Only if we’re not fixated on the outcome…”  As I’ve written before, Elizabeth Gilbert in Big Magic is brilliant on this paradox of caring enormously about doing one’s work well while at the same time relaxing about the outcome.  (I haven’t learnt how yet!).

Salzberg continues:                                                                                                                              when we relate to ourselves with loving-kindness, perfectionism naturally drops away….we may realise we’ll never sing an aria at the Met, but we can continue to love opera, follow our favourite singers, and perhaps join a local chorus. There’s no frustration, bitterness, or self-criticism in this kind of loving acceptance….whole-hearted acceptance is a basic element of love, and a gateway to joy.

“A gateway to joy.”  That is a gateway worth finding.

Salzberg shows that self-acceptance, far from encouraging rampant egotism, actually leads to freedom from the ego’s grip. This is a different slant from a lot of the religious literature I read when young, which held up self-castigation and self-abnegation as the model. Here’s a related piece by Lynn Underwood about “humble self-love,” Trappist monks, Charles Williams, and a contemporary abbot who stresses self-acceptance as part of humility.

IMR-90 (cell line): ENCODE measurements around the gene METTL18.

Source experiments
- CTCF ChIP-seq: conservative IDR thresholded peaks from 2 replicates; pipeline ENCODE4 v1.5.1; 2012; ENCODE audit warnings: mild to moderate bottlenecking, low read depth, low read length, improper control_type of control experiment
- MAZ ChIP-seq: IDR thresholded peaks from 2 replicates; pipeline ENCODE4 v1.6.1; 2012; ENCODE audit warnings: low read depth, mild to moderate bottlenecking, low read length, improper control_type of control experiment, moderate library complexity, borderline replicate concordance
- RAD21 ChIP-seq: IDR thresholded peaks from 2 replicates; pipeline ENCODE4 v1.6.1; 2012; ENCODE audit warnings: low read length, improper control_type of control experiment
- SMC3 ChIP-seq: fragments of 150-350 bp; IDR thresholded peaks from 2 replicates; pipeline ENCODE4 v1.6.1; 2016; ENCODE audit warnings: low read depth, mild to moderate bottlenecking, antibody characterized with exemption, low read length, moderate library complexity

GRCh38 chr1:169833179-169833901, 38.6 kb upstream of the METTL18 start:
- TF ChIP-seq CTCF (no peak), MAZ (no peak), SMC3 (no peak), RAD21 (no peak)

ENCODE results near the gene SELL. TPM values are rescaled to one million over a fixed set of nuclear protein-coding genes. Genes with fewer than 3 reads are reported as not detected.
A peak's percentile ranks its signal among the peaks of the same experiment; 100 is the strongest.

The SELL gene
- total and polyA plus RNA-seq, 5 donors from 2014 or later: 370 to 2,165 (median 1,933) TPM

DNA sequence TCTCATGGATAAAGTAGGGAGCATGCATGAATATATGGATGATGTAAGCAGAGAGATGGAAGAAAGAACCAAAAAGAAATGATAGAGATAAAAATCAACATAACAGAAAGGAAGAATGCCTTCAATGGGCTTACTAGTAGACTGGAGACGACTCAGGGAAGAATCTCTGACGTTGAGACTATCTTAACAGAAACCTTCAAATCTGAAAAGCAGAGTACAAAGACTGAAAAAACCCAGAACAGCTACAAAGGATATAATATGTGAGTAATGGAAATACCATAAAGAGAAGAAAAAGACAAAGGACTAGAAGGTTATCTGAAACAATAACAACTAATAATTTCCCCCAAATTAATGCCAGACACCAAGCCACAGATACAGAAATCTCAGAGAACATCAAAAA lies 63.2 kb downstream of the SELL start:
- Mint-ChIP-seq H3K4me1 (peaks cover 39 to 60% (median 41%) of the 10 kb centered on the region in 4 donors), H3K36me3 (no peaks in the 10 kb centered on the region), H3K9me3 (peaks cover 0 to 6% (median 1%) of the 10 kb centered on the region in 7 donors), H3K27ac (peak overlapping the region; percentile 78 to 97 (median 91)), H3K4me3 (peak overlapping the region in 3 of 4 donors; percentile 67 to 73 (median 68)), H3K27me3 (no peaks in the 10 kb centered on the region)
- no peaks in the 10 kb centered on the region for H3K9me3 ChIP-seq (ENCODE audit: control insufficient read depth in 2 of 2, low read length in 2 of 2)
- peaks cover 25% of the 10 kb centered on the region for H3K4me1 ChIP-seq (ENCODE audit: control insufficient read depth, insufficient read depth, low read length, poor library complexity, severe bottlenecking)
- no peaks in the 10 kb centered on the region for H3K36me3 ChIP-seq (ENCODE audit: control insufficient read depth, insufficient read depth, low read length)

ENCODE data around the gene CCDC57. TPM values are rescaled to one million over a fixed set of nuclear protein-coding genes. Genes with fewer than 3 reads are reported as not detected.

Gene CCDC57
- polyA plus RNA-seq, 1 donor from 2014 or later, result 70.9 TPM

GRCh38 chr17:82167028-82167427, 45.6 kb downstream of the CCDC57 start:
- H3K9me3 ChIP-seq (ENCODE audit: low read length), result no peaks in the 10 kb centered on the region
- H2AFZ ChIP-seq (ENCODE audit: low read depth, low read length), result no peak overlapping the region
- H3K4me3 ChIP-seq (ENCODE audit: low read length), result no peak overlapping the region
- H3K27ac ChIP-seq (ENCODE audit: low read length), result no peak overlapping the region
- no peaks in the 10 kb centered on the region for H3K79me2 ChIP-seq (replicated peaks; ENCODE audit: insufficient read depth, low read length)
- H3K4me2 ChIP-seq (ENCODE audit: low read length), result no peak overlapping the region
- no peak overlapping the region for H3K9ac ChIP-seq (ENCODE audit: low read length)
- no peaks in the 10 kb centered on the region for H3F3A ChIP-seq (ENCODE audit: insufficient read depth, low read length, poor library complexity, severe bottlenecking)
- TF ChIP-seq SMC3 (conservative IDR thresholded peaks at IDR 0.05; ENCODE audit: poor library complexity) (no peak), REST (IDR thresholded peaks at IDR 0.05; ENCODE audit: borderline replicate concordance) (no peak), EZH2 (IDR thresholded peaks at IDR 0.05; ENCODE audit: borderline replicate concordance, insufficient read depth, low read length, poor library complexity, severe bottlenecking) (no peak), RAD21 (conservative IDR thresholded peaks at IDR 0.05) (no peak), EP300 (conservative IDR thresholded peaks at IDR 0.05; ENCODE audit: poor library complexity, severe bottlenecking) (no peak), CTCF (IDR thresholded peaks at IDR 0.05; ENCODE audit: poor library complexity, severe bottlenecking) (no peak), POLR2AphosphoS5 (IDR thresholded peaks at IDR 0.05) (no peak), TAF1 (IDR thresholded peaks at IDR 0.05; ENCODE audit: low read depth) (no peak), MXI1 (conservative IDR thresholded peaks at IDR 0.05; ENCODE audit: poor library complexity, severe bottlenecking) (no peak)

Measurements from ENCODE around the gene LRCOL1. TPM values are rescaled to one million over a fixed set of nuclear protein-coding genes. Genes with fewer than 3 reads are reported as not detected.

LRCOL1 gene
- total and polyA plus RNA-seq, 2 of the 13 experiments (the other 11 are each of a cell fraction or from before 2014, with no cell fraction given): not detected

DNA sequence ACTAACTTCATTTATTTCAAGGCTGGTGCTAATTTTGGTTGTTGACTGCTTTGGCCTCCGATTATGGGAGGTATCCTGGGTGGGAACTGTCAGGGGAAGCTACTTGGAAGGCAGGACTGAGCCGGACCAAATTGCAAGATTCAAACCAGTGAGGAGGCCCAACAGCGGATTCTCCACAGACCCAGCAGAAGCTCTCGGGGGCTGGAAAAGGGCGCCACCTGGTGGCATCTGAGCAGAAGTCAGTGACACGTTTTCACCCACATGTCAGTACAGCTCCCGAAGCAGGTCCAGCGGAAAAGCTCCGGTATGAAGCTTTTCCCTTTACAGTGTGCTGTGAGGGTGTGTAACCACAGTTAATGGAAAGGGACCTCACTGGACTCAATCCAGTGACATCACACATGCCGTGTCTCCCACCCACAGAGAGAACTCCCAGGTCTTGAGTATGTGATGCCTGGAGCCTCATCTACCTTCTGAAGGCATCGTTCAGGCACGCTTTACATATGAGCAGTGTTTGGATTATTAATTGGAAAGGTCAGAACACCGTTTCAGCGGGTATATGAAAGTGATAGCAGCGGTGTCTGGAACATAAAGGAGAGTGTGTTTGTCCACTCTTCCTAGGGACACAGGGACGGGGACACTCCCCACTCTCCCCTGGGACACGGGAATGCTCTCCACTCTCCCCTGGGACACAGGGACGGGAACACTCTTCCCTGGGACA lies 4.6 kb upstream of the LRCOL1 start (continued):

Of course reading is one thing: practice another....


I've been inspired by Elizabeth Gilbert's latest book, Big Magic. As with a lot of writing about creativity, it's not so much what she says as the voice she says it in, that endearing, intimate, enthusiastic voice that many of us have enjoyed from her previous books. 

One thing that really struck me is this: